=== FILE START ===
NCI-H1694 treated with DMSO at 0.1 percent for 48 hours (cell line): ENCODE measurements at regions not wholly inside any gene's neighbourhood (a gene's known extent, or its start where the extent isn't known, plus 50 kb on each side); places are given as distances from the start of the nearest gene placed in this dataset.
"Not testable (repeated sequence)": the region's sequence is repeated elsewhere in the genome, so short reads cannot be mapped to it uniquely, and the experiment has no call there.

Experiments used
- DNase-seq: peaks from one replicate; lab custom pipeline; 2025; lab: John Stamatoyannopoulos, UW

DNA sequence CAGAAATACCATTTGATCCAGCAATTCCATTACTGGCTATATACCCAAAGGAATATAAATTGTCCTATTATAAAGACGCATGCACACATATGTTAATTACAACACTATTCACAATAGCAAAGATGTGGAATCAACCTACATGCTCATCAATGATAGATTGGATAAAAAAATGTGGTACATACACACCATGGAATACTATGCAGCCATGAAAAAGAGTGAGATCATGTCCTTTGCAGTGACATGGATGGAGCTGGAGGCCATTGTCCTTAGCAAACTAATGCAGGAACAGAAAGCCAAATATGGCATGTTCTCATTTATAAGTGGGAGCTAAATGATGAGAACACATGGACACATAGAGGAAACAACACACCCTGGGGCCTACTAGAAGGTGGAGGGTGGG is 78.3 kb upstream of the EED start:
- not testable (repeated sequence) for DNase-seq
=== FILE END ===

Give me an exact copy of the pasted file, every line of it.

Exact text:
NCI-H1694 treated with DMSO at 0.1 percent for 48 hours (cell line): ENCODE measurements at regions not wholly inside any gene's neighbourhood (a gene's known extent, or its start where the extent isn't known, plus 50 kb on each side); places are given as distances from the start of the nearest gene placed in this dataset.
"Not testable (repeated sequence)": the region's sequence is repeated elsewhere in the genome, so short reads cannot be mapped to it uniquely, and the experiment has no call there.

Experiments used
- DNase-seq: peaks from one replicate; lab custom pipeline; 2025; lab: John Stamatoyannopoulos, UW

DNA sequence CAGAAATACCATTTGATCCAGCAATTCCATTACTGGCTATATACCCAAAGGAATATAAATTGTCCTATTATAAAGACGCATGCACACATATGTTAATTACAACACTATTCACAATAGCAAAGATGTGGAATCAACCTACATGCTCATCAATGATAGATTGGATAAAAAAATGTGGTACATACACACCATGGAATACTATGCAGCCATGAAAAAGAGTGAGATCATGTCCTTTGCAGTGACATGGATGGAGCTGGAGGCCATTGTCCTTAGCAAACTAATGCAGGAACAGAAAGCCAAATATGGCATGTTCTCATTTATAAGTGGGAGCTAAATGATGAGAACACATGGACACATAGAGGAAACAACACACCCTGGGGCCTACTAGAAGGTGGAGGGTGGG is 78.3 kb upstream of the EED start:
- not testable (repeated sequence) for DNase-seq